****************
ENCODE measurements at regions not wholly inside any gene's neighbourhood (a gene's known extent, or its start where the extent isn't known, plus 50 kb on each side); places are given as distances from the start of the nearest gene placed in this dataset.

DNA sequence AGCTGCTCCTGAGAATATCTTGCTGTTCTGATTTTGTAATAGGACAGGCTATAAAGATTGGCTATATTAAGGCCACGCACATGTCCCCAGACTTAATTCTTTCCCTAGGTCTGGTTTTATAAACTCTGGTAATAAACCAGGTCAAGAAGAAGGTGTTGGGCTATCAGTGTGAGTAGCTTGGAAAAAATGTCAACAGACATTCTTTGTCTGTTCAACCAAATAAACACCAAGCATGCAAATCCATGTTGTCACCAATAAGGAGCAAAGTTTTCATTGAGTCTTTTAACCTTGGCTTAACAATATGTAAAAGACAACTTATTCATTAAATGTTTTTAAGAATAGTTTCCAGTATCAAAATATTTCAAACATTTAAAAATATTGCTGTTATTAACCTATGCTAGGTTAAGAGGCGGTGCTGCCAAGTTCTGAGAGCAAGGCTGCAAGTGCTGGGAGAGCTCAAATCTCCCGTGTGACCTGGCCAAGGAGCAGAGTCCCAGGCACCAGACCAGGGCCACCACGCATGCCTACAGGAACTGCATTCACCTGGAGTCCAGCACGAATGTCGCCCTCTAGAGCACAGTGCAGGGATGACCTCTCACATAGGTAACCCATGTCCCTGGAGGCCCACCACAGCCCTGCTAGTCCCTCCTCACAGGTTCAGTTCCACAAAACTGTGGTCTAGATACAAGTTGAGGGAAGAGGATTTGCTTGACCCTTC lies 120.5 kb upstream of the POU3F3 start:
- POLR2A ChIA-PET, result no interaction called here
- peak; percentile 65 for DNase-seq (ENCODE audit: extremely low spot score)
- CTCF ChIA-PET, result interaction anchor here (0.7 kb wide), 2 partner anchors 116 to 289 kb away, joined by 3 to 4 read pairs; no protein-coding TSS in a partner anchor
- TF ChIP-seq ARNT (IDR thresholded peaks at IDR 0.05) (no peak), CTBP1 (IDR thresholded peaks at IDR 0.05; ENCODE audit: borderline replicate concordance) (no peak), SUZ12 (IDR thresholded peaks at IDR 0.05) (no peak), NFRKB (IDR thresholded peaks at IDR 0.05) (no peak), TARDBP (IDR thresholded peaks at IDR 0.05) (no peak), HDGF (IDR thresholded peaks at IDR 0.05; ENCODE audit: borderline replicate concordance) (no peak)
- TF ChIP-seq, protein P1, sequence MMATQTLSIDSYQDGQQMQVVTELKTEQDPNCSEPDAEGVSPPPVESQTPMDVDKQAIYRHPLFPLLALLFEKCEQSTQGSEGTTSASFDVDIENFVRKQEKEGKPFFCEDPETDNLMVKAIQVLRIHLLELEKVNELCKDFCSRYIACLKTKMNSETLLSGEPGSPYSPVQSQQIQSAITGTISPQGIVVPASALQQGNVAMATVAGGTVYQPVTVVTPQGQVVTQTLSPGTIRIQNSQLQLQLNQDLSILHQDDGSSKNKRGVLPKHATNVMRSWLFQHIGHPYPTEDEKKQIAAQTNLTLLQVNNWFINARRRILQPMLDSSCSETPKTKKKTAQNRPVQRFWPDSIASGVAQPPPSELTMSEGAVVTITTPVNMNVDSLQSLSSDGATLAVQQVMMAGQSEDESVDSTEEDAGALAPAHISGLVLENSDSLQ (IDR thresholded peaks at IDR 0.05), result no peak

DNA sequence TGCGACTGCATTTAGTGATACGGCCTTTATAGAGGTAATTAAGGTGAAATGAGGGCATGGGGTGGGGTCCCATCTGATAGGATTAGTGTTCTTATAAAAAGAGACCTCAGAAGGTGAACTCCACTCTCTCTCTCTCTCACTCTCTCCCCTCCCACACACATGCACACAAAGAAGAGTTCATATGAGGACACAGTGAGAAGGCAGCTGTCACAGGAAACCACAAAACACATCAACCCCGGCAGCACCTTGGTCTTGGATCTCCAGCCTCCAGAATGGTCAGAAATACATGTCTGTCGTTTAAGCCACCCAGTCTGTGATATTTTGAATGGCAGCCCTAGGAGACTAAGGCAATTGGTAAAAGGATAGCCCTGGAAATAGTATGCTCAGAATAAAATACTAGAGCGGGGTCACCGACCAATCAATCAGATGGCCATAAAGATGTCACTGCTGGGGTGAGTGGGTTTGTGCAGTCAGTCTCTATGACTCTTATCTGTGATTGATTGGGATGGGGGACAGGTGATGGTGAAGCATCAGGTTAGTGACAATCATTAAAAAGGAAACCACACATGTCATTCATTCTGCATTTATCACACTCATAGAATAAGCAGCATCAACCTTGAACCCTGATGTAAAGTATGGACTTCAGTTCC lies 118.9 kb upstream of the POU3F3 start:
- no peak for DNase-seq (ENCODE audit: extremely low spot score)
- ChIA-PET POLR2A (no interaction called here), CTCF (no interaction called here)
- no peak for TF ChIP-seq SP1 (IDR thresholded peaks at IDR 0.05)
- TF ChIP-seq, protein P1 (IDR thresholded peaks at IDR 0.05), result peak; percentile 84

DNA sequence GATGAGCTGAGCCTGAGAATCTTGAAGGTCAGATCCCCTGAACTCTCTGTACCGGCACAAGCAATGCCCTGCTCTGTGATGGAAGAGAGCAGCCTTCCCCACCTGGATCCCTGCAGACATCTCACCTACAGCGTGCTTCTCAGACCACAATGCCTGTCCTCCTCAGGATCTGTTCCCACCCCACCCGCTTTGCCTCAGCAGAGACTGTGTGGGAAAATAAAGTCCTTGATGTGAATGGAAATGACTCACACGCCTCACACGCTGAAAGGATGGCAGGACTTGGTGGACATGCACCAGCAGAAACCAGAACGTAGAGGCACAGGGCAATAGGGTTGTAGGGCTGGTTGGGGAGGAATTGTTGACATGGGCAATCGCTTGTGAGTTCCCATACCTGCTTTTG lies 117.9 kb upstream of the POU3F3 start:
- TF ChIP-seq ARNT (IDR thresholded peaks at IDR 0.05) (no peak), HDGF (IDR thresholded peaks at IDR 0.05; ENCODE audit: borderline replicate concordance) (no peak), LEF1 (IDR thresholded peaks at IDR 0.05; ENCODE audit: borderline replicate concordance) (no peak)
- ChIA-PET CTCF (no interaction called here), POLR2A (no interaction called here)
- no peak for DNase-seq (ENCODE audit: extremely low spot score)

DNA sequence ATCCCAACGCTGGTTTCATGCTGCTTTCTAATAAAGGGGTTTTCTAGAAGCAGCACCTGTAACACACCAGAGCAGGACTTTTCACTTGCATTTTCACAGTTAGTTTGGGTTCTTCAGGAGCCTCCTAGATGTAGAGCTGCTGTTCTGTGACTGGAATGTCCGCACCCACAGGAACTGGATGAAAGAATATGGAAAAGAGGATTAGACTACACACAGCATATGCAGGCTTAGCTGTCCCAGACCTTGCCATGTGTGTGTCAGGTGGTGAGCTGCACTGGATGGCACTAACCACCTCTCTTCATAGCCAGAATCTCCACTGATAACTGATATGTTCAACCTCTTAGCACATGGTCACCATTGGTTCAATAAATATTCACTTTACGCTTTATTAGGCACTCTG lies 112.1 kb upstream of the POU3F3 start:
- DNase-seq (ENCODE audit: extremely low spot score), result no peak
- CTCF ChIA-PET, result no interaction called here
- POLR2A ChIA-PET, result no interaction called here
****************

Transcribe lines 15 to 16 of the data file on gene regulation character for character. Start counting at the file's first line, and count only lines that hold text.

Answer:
- ChIA-PET CTCF (no interaction called here), POLR2A (no interaction called here)
- no peak for DNase-seq (ENCODE audit: extremely low spot score)